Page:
Known as the "Festival of Horses", it is one of the most exciting festivals of Kathmandu. A grand horse parade takes place at Tundikhel. Although this festival does not have much of religious aspects, a large number of people, even from outside Kathmandu flock around the capital to witness the horse race and other exciting sports activities performed by the army.
Formalities of Nepal
No international certificates of vaccination regarding Cholera, Typhoid, Yellow Fever or Japanese Encephalitis is demanded but recommended.
Malaria represents a little health risk between June and September in the low plains of Nepal, including Chitwan National Park, but not in the trekking areas. The treatment is not compulsory.
Lastly, Acute Mountain Sickness (AMS) can be developed at any altitude over 2000 metres if your body does not adjust with altitude. The early symptoms are headache, extreme fatigue and loss of appetite. To avoid that, your body needs acclimatization, so take your time. If not, the symptoms can lead to High Altitude Cerebral Edema (HACE) or High Altitude Pulmonary Edema (HAPE). Being in a hurry while trekking in high altitude can be deadly!
It is advised to bring warm clothing while travelling from November to February and tropical wear from March to October. Apart from this, your clothes would be adapted to your activity, trekking or tour, safari or rafting...
The capital city of Kathmandu is linked by both air and road.
International flights link the Tribhuvan Airport of Kathmandu with Delhi, Kolkata and Mumbai (India), Guangzhou and Lhasa (China), Hong-Kong, Dhaka (Bangladesh), Paro (Bhutan), Singapore, Kuala Lumpur (Malaysia), Bangkok (Thailand), Abu Dhabi and Dubai (United Arabic Emirates), Doha (Qatar) and Bahrain.
By road, there are many entry points to Nepal but only seven are opened for foreigners. Six are on the Indian borderline: Kakarbhitta / Jhapa, Raxaul / Birgunj, Sunauli / Bhairahawa, Jamunaha / Nepalgunj, Mohana / Dhangadhi and Gadda Chauki / Mahendranagar. One is on the Chinese borderline: Kodari.
Visa of Nepal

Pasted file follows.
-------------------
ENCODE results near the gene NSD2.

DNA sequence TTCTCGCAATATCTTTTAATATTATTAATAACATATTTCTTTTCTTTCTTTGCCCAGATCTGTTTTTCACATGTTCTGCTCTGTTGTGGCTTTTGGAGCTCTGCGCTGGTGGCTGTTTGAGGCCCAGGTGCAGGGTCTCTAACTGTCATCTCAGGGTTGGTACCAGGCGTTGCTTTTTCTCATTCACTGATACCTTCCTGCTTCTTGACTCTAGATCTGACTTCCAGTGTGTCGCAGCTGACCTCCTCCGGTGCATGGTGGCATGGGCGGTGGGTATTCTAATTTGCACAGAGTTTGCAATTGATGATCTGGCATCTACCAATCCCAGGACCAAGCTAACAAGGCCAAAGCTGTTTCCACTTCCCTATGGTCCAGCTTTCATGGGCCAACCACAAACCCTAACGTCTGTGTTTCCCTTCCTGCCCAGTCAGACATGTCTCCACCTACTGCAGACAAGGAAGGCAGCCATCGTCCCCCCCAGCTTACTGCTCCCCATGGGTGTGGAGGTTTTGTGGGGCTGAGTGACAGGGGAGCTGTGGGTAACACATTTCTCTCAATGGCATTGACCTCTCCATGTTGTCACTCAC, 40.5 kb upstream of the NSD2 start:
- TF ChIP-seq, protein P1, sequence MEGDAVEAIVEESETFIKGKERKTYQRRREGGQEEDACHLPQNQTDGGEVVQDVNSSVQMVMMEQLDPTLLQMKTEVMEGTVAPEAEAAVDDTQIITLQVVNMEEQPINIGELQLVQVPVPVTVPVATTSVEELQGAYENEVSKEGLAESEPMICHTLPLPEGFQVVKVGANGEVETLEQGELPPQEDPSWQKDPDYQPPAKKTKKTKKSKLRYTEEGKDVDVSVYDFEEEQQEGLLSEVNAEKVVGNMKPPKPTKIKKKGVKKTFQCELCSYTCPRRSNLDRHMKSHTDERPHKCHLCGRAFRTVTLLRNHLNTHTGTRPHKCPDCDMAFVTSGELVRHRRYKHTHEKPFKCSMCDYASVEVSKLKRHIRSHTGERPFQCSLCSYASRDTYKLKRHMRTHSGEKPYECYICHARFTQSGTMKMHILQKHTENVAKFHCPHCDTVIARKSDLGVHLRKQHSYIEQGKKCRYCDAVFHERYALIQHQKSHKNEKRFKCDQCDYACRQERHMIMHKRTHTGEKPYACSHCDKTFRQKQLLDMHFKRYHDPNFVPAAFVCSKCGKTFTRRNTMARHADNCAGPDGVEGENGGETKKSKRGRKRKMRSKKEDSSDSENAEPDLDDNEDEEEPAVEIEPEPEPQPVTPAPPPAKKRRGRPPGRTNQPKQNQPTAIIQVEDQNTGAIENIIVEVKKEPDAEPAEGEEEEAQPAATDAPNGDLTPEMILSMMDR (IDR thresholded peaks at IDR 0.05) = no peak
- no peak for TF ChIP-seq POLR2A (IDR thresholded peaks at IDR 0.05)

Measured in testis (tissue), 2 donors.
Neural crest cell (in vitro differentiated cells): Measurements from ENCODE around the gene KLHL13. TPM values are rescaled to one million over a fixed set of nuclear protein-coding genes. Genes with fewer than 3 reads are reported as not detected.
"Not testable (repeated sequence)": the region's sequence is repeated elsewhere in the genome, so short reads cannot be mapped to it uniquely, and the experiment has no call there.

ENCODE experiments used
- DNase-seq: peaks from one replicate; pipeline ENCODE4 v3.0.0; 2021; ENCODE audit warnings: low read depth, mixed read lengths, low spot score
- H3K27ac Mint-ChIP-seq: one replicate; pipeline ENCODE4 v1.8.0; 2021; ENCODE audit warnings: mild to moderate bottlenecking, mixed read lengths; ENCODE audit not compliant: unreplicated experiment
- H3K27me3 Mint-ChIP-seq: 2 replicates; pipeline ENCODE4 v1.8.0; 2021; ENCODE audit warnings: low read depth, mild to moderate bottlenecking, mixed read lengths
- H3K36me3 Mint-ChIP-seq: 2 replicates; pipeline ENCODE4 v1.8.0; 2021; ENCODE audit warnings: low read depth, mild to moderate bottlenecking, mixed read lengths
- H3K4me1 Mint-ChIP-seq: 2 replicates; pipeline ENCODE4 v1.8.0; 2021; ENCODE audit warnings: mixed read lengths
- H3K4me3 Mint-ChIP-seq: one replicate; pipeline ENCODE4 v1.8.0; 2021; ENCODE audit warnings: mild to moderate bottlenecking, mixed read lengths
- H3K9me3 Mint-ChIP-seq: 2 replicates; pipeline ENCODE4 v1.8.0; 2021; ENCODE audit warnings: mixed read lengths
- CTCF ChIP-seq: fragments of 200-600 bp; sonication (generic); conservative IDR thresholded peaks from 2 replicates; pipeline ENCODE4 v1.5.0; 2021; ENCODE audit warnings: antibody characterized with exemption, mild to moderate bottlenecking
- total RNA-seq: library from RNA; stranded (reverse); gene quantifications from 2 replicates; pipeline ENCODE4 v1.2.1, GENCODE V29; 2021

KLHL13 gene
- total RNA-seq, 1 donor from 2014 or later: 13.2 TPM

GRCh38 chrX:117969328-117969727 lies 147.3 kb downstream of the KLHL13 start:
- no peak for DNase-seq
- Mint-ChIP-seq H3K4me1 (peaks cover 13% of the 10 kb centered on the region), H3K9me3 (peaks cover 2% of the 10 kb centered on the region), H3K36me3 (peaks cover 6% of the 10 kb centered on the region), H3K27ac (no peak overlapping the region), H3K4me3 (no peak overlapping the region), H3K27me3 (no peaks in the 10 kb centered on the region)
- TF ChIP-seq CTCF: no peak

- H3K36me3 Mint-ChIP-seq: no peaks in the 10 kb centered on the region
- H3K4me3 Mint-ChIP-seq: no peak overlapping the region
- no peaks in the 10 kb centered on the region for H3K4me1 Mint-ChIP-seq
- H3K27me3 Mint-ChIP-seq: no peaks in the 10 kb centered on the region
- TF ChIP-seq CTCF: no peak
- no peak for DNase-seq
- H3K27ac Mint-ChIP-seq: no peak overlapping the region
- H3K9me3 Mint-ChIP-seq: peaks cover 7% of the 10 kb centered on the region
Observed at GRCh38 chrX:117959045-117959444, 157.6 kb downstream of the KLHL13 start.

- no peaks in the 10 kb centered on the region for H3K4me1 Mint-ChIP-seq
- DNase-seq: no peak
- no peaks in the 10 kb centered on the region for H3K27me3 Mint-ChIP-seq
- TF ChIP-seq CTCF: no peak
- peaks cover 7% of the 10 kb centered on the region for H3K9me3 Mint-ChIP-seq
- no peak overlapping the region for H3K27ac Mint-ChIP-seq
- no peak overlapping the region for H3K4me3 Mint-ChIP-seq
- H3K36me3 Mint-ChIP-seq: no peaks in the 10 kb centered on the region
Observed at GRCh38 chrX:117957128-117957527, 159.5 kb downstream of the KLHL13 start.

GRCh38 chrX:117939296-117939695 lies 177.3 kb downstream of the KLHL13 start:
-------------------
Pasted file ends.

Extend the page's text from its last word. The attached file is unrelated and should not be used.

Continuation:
No foreigner is allowed to enter into and stay in Nepal without a valid visa. The Nepalese Tourist Visa can be obtained in the different Nepalese Embassies and Consulates abroad and in the Immigration Offices located at the entry points in Nepal:
- the Tribhuvan International Airport in Kathmandu
- the Panitanki / Kakarbhitta road entry point
- the Raxaul / Birgunj road entry point
- the Sunauli / Bhairahawa road entry point
- the Jamunaha / Nepalgunj road entry point
- the Mohana / Dhangadhi road entry point
- the Banbassa / Mahendranagar road entry point
- the Kodari road entry point
The Chinese citizens can only apply for a visa in Nepalese Embassy or others Nepalese Diplomatic Missions in China.
Foreigner who intends to visit Nepal must hold a passport whose the validity is at least six months.
If you choose to apply for your visa once you have reached the country, please provide one passport size photography and your air tickets which attest of your date of departure from Nepal.
Visa Fee for a Tourist Visa in Nepal:
- Multiple Entry for 15 Days = US$ 25 or equivalent foreign currency
- Multiple Entry for 30 Days = US$ 40 or equivalent foreign currency
- Multiple Entry for 100 Days = US$ 100 or equivalent foreign currency
If you want to extend your visa, it will cost US$2 or equivalent Nepalese currency per day of extension. An additional US$20 or equivalent Nepalese currency will be charged if you ask for a Multiple Entry facility for the extended period.
The extension is allowed up to 150 days maximum in a civil year.
The tourists with passports from a SAARC country (South Asian Association for Regional Cooperation) are not required to pay visa fee for 15 and 30 days.